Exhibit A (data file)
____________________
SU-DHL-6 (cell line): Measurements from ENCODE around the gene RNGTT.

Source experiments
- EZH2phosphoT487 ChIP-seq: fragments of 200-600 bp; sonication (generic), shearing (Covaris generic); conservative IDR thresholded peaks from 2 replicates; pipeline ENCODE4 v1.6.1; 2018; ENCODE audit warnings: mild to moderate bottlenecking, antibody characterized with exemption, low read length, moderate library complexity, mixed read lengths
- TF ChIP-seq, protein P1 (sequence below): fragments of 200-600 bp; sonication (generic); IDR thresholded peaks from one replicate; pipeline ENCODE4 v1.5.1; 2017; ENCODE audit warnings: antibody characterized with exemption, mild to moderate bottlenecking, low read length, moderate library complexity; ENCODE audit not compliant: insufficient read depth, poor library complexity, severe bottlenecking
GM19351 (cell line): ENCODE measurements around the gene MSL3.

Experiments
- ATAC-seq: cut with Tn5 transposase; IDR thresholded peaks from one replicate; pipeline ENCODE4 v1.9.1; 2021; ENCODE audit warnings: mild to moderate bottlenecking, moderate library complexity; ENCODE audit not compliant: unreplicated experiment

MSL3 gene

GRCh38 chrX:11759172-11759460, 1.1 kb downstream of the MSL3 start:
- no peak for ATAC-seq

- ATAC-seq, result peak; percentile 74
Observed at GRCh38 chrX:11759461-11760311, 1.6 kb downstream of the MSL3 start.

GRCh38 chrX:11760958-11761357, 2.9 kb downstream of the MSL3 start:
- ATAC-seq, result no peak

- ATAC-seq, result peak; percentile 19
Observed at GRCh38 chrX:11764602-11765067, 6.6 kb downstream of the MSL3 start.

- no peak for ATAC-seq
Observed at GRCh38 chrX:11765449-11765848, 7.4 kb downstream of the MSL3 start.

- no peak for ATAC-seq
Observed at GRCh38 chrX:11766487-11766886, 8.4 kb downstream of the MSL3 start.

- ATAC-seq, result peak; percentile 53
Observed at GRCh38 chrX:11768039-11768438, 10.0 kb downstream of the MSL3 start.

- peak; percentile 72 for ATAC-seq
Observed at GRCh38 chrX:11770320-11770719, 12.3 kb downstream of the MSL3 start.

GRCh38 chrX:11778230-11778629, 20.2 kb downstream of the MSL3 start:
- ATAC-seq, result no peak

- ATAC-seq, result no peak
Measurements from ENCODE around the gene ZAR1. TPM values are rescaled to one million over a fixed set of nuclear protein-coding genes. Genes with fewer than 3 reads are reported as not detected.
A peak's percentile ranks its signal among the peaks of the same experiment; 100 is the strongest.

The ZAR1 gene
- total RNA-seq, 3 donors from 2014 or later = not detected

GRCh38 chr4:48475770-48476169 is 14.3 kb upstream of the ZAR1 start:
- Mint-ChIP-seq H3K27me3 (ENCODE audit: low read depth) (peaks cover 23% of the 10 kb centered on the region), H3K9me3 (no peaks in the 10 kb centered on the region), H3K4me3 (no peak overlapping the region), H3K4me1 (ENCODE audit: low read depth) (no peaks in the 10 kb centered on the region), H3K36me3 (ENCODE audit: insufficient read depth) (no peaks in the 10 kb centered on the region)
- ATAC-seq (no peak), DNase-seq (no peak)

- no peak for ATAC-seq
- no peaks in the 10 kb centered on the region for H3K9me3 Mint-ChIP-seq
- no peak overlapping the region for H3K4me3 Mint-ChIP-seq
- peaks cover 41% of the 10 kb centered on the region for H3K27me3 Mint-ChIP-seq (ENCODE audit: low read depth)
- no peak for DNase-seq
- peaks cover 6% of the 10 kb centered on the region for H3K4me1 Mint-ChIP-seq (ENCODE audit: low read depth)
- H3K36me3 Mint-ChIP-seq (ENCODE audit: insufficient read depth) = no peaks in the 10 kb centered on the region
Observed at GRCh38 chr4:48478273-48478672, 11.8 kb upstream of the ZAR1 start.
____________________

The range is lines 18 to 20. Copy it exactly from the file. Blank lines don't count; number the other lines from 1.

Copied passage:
Observed at GRCh38 chrX:11765449-11765848, 7.4 kb downstream of the MSL3 start.

- no peak for ATAC-seq
Observed at GRCh38 chrX:11766487-11766886, 8.4 kb downstream of the MSL3 start.